Seventy years in the making, the scheduled construction of Bogota’s first metro line has been delayed yet again in the face of financial woes.
The National Finance for Development agency has suspended the financial structuring of the metro plans, putting into question the 2017 date to begin definitive construction.
Currently $3.3 billion sits in the Bogota mayor’s piggy bank for the long-awaited metro system in Colombia’s largest urban center, but the temporary suspension of its development could push the date back even further.
In March, President Juan Manuel Santos passed a check to outgoing Mayor Gustavo Petro to cover 70% of costs for the first line’s construction. With this check, Santos also passed on the responsibility of scraping together the remaining $1.4 million USD needed for the mega-project.
The new mayor-elect Enrique Peñalosa led his campaign on the premise of the metro system, but with the recent setbacks, the new Bogota leader will face steep challenges in materializing his goal when he takes office on January 1, 2016.
The $3.3 million set aside for the project are now frozen in the bank, just as the country is experiencing an economic deceleration which will lead to budget cutbacks in 2016. To add more difficulty, the recent hike in the dollar has further increased the project’s expenses.
Ricardo Montezuma, an expert from the NGO Human City focused on Colombia’s urban development, sees huge financial obstacles for the project, but emphasized it’s up to the new mayor to find a way to finally bring the city the much needed transportation system.
“I don’t worry about the money because it doesn’t exist, less now that the budget is being cut, inflation is going to reach 6% and the dollar is at almost $3,000 pesos. The question isn’t if Peñalosa can create the metro, it’s if he wants to or not,” Montezuma told El Tiempo.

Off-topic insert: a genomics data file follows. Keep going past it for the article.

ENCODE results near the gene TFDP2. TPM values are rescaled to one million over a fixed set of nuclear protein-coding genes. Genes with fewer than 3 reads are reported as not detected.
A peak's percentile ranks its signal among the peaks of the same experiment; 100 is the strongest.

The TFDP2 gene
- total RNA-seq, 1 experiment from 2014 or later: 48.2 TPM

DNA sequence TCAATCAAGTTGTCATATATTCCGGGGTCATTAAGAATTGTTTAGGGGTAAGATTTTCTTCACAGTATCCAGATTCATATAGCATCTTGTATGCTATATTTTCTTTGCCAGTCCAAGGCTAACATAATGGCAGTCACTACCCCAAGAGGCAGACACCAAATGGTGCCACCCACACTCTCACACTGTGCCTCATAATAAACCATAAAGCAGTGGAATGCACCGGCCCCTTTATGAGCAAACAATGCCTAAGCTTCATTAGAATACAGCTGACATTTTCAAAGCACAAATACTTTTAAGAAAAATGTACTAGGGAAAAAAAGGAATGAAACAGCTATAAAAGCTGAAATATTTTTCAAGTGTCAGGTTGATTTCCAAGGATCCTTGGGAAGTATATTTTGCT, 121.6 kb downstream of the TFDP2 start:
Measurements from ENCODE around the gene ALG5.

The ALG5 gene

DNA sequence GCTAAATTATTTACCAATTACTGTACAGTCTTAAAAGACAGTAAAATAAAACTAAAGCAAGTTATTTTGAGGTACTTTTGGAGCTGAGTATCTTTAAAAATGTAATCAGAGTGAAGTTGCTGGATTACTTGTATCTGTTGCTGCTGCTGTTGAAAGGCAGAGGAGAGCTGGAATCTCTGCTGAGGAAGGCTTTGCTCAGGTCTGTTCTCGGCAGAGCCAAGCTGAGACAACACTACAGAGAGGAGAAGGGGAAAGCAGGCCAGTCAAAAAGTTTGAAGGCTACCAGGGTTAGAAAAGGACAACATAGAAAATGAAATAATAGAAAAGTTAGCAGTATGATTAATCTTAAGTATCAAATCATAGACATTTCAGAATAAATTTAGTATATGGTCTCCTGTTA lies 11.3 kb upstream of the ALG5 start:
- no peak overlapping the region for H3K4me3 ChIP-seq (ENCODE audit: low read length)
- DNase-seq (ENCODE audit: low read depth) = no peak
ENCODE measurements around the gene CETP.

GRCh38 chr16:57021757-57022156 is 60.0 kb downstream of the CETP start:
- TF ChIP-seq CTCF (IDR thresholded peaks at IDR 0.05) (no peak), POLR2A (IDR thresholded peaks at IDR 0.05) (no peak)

The construction of the Metro de Bogotá has been the subject of debates and studies since the 1950s when the collapse of the Bogotá Tramways made evident the need for a modern form of mass transport for the fast-growing metropolis.
Until now, Bogota, a rapidly expanding metropolitan city, has been forced to depend solely on a weathered bus system to provide transport for some 6.8 million people each day.
Bogota remains a city plagued by poor public transportation systems, resulting in congestion and saturation of public vehicles and routes throughout one of the world’s most populated cities.
The residents of Bogota afforded Peñalosa a second chance to ensure that the needs of the city are met with his recent election, banking on the hope that the mayor’s plan to ‘recover Bogota’ is more than just a campaign slogan.
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